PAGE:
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Motown is Broketown

7 November 2013

On July 18th, Detroit became the largest city in US history to file for bankruptcy. This was amazing considering the city, once the home of the enormous auto industry, had been an affluent and dynamic powerhouse, part of the very bedrock of capitalism in that country.

Perhaps we should have not been too surprised after General Motors and Chrysler had filed for bankruptcy a few years back and Ford had only avoided it by mortgaging the entire company in 2006 to raise money in order to survive the ravages of the economy.

Detroit owes about $18 billion to an estimated 100,000 creditors, that caused Kevin Orr, the city's emergency Financial Manager, to seek Chapter Nine bankruptcy protection. Michigan State governor, Rich Snyder, was quick to respond approving the filing and saying the decision was necessary. In his letter authorizing the filing, Snyder justified his decision by citing the following statistics:

There wa plenty Snyder did not say. The combination of lost jobs in the auto plants and rising crime rates caused many inhabitants of the city, both black and white, to leave the city over the past few decades. That left an extremely poor, eighty-three per cent African-American population, making Detroit the nation's largest black majority city. The population has dropped from 1.8 million during the auto industry boom years of the 1950s to 701,475, according to a recent census.

According to Brad Coulter, a managing director of O'Keefe LLC (a turnaround consultancy in the Detroit area), "I think your are looking at a very long and protracted bankruptcy. The fight that is taking place in Detroit is a fight that is going to take place around the country as other struggling cities and municipalities come to grips with major financial issues." Since January 2010, there have been thirty-six municipal bankruptcy filings in the US, two of which, Harrisburg, Pennsylvania, and Boise County, Idaho, were dismissed. It is possible that this one may be dismissed also. One day after the filing, Ingham County Circuit Court judge, Rosemarie Aquilina, ruled that the filing would be devastating to thousands of city pensioners and must be reversed. Aquilina said, "The state law passed by the Michigan State legislature that allowed Governor Snyder to approve the bankruptcy violates the state constitution and that the governor lacks the power to diminish or impair pension benefits."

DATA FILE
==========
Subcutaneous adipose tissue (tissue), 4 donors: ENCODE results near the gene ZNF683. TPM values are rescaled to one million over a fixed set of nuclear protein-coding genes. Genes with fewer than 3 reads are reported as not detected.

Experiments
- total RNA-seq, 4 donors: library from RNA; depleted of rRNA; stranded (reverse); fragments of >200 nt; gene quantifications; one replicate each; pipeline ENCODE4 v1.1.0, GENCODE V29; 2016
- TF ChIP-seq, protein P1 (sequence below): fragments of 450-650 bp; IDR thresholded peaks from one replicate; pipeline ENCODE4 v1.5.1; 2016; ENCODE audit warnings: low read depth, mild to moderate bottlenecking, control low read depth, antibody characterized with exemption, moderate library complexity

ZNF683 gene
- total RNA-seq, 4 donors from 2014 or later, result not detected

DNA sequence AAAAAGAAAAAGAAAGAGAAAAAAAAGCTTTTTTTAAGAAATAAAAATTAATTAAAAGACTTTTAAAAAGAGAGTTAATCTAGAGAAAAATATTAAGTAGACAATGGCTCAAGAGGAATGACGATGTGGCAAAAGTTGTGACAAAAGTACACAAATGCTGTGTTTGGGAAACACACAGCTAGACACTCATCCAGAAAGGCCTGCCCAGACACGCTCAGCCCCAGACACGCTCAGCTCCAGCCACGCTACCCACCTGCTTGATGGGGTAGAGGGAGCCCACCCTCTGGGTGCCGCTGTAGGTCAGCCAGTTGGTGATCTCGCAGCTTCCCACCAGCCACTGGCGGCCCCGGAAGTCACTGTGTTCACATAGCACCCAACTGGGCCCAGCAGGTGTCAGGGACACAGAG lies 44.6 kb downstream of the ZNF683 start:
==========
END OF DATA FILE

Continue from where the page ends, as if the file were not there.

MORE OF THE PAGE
About $9 billion, or about half of Detroit's debts are owed to retiree pension funds and benefits. The bankruptcy filing was carried out too suddenly for union representatives who said city officials had blindsided them. They did, however, manage to get a restraining order from the judge to stop further actions to cut pension benefits, the Detroit Free Press reported. Whether his action was sudden or not, Kevin Orr spent months in unsuccessful negotiations to get creditors to settle for a fraction of what they are owed and to persuade municipal unions to accept cuts in benefits.

According to a report in the Wall Street Journal, Orr, in obvious desperation, directed officials on the day of the filing to investigate the city's two pension funds and look for "waste, abuse, fraud, or corruption, including, but not limited to, administrative misfeasance or other impropriety." The journal stated that the city could take over the pension system that could make it easier for them to force pensioners to accept concessions.